Since its beginnings in 2020, Unbidden Tongues has published previously produced yet relatively uncirculated work by cultural practitioners busy with questions surrounding civility and civic life—particularly in relation to language and its administration. Not only interested in overt forms of creative and experimental writing, Unbidden Tongues also considers documents that might otherwise slip through the cracks of interest, or of what is perceived to be writing and, correspondingly, publishing in the first place. As such, supplementary paperwork like nursing records and regulatory reports have been points of reference throughout.
The first seven titles—each dedicated to a single person, namely Ruth Wolf-Rehfeldt, Karen Brodine, Adrian Piper, Janet McCalman, Theresa Hak Kyung Cha, Lorraine O'Grady and Naomi Pearce—have focused on people who alongside their practices also happen to have been, at one time or another, administrators of sorts. While this is not a calculated coincidence, the ways each of the women have engaged with language and its handling is what brings them together, particularly when it comes to the act of speaking up, out, or not in turn—often within the constraints of behavioural requirement, such as while at work or when flouting expectation to conform. Therefore, the series is an ode to unmediated expression, or, as the title goes, to unbidden tongues everywhere.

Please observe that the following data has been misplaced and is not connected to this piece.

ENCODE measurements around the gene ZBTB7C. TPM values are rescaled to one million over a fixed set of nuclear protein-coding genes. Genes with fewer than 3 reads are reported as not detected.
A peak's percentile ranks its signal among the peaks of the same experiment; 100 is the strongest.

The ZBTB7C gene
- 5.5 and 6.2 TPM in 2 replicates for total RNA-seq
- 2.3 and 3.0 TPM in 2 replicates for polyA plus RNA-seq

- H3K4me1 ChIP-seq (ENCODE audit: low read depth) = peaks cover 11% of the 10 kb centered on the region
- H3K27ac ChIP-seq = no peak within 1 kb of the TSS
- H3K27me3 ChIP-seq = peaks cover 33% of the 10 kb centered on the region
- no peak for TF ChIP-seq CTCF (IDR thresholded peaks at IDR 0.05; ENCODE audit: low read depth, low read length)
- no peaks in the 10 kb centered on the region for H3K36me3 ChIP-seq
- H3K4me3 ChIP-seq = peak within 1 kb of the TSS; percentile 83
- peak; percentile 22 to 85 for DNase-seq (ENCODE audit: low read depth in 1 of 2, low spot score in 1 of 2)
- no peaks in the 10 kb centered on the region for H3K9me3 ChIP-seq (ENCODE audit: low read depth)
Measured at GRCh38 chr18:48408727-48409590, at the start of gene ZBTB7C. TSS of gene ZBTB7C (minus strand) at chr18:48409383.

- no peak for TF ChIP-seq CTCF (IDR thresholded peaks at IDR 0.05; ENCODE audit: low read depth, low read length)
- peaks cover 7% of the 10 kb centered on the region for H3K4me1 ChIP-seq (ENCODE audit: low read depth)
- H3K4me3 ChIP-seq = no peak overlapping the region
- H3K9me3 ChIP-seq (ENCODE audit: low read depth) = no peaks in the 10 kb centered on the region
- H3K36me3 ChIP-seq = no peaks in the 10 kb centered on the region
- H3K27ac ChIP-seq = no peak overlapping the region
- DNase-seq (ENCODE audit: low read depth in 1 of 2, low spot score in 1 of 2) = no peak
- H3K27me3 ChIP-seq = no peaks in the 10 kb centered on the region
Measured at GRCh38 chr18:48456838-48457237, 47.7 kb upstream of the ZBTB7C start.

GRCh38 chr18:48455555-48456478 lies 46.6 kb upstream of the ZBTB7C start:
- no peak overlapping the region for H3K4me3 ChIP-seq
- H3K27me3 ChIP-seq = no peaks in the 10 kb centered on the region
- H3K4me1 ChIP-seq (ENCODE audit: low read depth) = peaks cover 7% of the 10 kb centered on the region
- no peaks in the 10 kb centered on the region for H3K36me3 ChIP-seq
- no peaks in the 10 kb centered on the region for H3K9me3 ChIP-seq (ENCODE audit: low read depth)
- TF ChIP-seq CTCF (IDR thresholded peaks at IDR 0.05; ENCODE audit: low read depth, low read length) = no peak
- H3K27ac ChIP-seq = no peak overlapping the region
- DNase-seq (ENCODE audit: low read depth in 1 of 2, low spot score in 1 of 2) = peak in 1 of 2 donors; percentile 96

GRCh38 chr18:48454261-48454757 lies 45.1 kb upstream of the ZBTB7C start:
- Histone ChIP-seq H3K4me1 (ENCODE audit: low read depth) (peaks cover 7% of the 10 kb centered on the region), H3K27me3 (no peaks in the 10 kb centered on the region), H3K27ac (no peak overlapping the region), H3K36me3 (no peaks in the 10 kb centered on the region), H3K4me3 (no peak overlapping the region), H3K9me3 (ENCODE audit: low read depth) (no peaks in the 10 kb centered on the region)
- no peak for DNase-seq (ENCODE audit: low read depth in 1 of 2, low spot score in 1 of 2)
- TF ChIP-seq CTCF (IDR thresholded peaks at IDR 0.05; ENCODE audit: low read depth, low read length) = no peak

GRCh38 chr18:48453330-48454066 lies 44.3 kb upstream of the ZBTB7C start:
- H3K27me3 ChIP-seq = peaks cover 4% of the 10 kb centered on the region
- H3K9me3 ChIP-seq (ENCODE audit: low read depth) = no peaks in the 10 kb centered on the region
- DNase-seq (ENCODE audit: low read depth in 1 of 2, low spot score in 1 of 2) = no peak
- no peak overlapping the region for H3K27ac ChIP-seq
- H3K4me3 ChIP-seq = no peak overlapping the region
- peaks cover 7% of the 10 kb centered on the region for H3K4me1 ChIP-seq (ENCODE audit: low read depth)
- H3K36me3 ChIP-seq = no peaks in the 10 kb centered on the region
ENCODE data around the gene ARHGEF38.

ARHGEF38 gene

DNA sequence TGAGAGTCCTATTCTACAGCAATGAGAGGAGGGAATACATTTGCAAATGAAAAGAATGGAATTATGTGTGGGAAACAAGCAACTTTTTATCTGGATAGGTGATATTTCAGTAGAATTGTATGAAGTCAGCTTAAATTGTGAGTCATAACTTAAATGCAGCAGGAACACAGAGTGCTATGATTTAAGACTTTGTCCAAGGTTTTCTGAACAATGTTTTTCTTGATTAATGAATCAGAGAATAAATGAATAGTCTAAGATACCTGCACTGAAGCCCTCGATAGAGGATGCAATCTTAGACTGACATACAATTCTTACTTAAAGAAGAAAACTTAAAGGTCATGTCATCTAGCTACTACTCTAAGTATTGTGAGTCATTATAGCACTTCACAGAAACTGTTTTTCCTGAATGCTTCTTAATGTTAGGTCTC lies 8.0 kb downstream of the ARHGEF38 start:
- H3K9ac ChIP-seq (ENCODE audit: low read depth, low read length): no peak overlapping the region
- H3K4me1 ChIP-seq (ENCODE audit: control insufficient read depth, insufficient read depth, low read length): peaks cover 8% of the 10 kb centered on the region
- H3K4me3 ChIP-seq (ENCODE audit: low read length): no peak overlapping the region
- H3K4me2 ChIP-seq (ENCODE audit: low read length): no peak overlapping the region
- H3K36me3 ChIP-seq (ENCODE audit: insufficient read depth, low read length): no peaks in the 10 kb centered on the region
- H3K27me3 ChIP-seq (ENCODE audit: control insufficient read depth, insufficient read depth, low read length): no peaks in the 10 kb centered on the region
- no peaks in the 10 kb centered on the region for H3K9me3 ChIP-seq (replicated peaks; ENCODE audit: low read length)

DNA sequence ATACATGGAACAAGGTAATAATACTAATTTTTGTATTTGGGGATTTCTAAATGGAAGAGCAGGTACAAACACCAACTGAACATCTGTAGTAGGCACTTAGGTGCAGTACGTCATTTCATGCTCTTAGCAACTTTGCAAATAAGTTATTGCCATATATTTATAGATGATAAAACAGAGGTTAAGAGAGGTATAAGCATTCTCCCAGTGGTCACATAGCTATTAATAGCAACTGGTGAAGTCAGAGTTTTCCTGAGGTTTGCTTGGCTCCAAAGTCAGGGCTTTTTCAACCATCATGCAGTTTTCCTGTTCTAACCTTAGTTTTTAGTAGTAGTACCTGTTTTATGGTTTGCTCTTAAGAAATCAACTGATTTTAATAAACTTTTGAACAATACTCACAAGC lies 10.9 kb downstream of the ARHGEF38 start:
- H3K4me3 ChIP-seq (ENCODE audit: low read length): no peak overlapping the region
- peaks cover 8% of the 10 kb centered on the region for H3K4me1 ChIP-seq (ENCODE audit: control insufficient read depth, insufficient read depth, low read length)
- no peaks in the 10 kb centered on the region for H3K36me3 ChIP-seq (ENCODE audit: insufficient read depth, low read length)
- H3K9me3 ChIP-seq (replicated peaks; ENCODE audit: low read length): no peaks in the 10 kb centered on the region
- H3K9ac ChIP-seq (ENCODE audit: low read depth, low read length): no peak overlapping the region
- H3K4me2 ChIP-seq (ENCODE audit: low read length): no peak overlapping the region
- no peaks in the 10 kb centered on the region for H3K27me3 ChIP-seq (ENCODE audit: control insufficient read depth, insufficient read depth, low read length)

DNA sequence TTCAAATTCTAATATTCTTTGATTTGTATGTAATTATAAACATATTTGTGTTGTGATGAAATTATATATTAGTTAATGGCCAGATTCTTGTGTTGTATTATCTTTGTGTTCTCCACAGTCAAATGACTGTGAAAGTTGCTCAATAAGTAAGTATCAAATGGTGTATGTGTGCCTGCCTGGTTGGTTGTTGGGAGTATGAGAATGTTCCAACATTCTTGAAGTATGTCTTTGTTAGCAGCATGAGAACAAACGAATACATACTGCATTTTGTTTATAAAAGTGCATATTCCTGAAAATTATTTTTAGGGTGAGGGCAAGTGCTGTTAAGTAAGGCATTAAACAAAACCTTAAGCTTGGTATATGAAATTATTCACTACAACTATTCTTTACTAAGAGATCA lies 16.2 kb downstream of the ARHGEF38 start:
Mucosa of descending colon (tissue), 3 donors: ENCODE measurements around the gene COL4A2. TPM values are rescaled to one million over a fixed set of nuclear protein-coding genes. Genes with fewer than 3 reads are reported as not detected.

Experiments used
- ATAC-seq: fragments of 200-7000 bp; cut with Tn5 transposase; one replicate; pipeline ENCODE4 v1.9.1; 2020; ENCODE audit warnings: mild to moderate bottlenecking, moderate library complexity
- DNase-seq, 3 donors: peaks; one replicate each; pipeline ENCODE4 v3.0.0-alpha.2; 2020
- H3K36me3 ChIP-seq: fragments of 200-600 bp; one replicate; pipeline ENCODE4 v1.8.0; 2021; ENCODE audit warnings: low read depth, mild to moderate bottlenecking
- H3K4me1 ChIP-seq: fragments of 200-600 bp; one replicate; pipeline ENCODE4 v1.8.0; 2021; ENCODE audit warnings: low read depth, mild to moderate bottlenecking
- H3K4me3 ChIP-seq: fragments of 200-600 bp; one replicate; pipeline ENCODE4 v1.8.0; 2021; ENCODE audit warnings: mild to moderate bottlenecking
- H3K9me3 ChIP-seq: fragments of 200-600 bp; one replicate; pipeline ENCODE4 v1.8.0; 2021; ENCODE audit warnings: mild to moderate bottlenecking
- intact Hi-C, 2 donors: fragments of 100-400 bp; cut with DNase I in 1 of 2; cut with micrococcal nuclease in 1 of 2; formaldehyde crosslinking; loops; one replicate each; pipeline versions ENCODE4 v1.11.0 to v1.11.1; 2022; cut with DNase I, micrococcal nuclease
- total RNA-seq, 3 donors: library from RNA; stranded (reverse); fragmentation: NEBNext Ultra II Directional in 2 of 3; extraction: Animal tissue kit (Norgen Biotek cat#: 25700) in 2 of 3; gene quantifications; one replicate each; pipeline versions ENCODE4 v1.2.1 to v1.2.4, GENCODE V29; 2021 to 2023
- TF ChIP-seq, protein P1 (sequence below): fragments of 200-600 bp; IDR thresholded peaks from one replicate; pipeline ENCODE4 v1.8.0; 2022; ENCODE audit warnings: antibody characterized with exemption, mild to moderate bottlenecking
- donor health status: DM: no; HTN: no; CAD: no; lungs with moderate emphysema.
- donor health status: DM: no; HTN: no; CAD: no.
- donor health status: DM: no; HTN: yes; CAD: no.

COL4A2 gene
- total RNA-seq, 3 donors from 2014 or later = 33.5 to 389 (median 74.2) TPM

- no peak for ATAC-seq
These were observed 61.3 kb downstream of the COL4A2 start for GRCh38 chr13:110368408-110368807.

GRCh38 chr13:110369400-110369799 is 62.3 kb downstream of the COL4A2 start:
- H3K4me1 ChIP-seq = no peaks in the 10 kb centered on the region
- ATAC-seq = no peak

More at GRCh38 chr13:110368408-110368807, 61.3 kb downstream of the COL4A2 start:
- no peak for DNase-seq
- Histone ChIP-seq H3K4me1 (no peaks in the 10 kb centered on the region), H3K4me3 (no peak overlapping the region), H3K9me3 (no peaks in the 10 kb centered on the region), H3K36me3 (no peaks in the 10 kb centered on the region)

Each title is printed in black-and-white and made with the intention to keep production efforts low, easily reproducible and financially sustainable, so as to contribute as effectively as possible to a wider circulation of the work.